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Sutton Foster talks about fun on the set of 'Bunheads'

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Posted: Monday, August 13, 2012 1:00 pm

Sutton Foster isn't an emotional wreck -- as they say, she just plays one on TV.

The role as Michelle Simms on "Bunheads" is quite a departure for Foster, who has a successful musical theater career.

Five times nominated for Tony and Drama Desk Awards in the category of best actress in a leading role of a musical, she has won both twice, for 2002's "Thoroughly Modern Millie" and the 2011 revival of "Anything Goes."

Foster, 37, was nominated as well for "Little Women" (2005), "The Drowsy Chaperone" (2006) and "Shrek, the Musical" (2009). For the most part, her characters -- from Jo March to Reno Sweeney -- have been strong, independent women.

That's why her star turn in this season's "Bunheads," on ABC Family, showcases a less-familiar side of Foster.

"You mean, what a mess I am?" she said, laughing.

Her role is the creation of Amy Sherman-Palladino, who brings the snap and witty dialogue of "Gilmore Girls" to yet another fictional small town show.

"This is really something so different from Reno, but it's been so much fun playing Michelle," said Foster, at a media party at the Beverly Hilton Hotel for ABC and Disney talent during the recent Television Critics Association summer press tour.

Her character is a serious dancer whose life is sidetracked, and she ends up working as a Vegas showgirl. When a businessman and longtime admirer, Hubbell, convinces her to marry him and move to his idyllic seaside home of Paradise, Calif., she gives in to impulse.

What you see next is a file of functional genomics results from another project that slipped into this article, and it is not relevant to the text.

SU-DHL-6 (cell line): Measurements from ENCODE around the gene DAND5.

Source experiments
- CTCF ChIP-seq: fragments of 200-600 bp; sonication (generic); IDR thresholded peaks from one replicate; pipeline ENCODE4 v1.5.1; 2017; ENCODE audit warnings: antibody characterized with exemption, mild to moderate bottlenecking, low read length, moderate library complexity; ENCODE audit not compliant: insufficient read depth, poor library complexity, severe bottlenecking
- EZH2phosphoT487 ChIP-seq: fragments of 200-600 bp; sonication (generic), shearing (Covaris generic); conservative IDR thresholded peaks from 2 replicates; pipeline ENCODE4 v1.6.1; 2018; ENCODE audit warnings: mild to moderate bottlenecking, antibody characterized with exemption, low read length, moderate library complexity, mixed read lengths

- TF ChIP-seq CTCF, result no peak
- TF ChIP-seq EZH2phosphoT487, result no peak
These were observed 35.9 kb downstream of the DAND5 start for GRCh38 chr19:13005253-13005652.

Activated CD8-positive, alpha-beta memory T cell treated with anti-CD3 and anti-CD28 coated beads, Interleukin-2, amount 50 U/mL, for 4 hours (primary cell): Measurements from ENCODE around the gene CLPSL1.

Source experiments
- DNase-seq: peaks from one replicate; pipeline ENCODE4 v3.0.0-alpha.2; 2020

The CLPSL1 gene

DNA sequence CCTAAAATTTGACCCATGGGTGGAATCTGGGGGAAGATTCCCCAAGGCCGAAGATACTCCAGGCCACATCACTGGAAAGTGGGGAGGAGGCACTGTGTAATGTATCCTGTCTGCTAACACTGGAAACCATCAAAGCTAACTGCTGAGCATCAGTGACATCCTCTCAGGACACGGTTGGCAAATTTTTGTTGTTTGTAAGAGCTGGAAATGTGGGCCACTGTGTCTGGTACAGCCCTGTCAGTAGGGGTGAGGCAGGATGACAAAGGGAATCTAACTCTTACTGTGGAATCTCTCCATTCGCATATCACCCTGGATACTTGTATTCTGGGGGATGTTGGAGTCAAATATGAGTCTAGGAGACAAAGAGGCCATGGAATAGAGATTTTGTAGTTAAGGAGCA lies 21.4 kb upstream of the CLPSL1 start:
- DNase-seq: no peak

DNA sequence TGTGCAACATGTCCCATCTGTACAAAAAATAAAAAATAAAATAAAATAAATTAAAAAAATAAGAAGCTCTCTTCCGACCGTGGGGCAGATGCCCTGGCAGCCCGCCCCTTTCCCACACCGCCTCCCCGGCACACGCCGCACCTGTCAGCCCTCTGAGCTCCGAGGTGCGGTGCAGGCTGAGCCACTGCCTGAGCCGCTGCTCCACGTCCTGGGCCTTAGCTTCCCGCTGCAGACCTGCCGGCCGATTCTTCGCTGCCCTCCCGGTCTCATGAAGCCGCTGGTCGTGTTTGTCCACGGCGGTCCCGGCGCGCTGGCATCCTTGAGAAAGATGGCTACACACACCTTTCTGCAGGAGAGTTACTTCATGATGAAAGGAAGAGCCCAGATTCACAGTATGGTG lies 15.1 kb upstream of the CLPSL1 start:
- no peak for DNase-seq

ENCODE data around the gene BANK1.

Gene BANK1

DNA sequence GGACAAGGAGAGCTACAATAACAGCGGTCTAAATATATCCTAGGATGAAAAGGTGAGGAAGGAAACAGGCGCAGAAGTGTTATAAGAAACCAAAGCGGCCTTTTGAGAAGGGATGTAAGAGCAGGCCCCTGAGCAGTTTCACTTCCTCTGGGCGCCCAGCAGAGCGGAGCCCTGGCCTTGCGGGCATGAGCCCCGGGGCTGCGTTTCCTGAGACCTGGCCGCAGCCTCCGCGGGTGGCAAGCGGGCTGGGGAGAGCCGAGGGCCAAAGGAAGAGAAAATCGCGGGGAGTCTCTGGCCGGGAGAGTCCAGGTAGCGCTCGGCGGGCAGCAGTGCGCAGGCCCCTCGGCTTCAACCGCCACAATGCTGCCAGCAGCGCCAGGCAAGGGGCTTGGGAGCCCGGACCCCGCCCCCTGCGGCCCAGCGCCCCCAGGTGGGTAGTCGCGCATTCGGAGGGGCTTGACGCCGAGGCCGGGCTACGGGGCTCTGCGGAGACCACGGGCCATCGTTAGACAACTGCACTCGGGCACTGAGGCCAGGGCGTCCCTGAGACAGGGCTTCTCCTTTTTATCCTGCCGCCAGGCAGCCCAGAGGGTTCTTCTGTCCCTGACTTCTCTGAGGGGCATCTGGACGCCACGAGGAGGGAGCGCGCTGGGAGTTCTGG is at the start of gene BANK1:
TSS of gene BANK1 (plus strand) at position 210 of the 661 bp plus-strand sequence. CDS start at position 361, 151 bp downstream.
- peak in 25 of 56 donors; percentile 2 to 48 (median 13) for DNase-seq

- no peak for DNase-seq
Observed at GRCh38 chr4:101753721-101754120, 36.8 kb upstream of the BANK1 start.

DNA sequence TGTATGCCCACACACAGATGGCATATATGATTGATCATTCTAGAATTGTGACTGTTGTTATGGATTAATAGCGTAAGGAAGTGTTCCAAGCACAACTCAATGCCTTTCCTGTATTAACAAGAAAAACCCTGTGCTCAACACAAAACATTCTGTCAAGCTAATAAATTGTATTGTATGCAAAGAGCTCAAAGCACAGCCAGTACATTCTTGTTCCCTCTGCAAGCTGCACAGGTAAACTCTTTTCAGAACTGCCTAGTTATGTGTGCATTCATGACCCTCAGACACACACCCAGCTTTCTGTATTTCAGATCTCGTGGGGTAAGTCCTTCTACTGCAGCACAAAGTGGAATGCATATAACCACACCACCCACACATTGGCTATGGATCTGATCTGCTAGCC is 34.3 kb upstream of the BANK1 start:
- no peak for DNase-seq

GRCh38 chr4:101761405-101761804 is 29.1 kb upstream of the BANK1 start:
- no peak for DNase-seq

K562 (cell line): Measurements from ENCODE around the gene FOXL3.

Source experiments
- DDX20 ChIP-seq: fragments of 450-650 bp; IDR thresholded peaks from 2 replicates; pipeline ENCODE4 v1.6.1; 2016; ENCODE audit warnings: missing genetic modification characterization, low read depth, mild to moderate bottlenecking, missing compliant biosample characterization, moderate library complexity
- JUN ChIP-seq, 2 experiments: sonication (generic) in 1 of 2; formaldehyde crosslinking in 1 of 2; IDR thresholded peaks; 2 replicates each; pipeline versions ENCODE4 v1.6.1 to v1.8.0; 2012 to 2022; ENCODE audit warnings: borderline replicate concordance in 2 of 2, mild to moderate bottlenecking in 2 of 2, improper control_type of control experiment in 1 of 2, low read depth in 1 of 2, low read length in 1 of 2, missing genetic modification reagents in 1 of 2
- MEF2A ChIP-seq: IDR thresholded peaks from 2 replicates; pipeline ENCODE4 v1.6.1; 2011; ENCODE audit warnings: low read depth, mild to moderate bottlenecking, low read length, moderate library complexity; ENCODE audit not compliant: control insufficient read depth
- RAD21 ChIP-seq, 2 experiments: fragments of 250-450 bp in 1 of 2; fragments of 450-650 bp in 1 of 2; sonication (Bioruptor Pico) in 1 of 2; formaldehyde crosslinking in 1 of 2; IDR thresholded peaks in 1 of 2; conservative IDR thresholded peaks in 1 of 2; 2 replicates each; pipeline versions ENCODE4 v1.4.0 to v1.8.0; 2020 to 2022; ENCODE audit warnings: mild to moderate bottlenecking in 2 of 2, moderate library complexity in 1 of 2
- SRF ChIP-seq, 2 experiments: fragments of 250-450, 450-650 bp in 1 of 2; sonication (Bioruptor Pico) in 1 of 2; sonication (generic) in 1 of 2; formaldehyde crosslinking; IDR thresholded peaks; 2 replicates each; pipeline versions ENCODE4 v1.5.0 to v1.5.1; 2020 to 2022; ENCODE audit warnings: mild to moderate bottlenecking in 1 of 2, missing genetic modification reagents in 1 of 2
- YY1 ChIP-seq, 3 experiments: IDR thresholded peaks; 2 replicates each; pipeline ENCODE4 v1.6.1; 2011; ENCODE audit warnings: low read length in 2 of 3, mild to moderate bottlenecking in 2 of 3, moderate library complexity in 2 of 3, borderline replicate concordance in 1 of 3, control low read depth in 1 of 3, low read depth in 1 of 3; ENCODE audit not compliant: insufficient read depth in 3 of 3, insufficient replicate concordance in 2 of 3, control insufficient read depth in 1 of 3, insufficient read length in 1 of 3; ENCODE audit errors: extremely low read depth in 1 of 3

But the honeymoon is short-lived: Hubbell dies in an automobile accident, which leaves Michelle to deal with not only his estate, but also his prickly mother, Fanny, played by Kelly Bishop.

Michelle finds herself teaching dance in her new mother-in-law's studio, and there's trouble in Paradise.

As Foster noted, Michelle is indeed a mess, constantly discovering she has put the wrong foot forward in social situations, calling the worst plumber in town when the dance studio's roof springs a leak, getting drunk in front of her students.

Unafraid to appear silly, Foster's Michelle has perfected any number of eye rolls and frustrated scowls.

"Every time I get a new script, it's just amazing to me," she said of voicing Sherman-Palladino's latest bemused-yet-smart protagonist. "(The writer) knows her so well."

Foster, who worked with Bishop on "Anything Goes," has met her acerbic match when Michelle goes at it with Fanny: "(Ms. Bishop) is wonderful, she's so self-assured."

The show plays to a female demographic, ranging from tweens and teens to their moms and grandmothers. As with other Sherman-Palladino shows, the pop culture references fly fast and free, and the whimsy and absurdity levels make Paradise a surreal place, indeed.

The season finale is Aug. 20.

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